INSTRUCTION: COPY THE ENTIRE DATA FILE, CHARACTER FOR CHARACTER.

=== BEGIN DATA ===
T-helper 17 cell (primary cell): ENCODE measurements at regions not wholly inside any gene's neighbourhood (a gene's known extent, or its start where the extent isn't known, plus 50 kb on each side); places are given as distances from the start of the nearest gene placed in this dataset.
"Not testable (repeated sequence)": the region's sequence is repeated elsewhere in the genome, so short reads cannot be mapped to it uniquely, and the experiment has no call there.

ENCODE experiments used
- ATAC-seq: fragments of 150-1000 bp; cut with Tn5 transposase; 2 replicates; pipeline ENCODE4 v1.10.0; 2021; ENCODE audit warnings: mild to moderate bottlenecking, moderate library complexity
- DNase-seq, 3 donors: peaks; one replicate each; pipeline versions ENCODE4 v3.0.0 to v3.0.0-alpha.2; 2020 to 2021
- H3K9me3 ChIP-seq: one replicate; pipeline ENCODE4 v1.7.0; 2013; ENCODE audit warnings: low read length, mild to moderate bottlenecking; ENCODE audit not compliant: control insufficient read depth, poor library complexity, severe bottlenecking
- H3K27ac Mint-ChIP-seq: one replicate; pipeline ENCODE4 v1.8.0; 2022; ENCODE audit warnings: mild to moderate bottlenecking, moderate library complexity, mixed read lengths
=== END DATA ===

T-helper 17 cell (primary cell): ENCODE measurements at regions not wholly inside any gene's neighbourhood (a gene's known extent, or its start where the extent isn't known, plus 50 kb on each side); places are given as distances from the start of the nearest gene placed in this dataset.
"Not testable (repeated sequence)": the region's sequence is repeated elsewhere in the genome, so short reads cannot be mapped to it uniquely, and the experiment has no call there.

ENCODE experiments used
- ATAC-seq: fragments of 150-1000 bp; cut with Tn5 transposase; 2 replicates; pipeline ENCODE4 v1.10.0; 2021; ENCODE audit warnings: mild to moderate bottlenecking, moderate library complexity
- DNase-seq, 3 donors: peaks; one replicate each; pipeline versions ENCODE4 v3.0.0 to v3.0.0-alpha.2; 2020 to 2021
- H3K9me3 ChIP-seq: one replicate; pipeline ENCODE4 v1.7.0; 2013; ENCODE audit warnings: low read length, mild to moderate bottlenecking; ENCODE audit not compliant: control insufficient read depth, poor library complexity, severe bottlenecking
- H3K27ac Mint-ChIP-seq: one replicate; pipeline ENCODE4 v1.8.0; 2022; ENCODE audit warnings: mild to moderate bottlenecking, moderate library complexity, mixed read lengths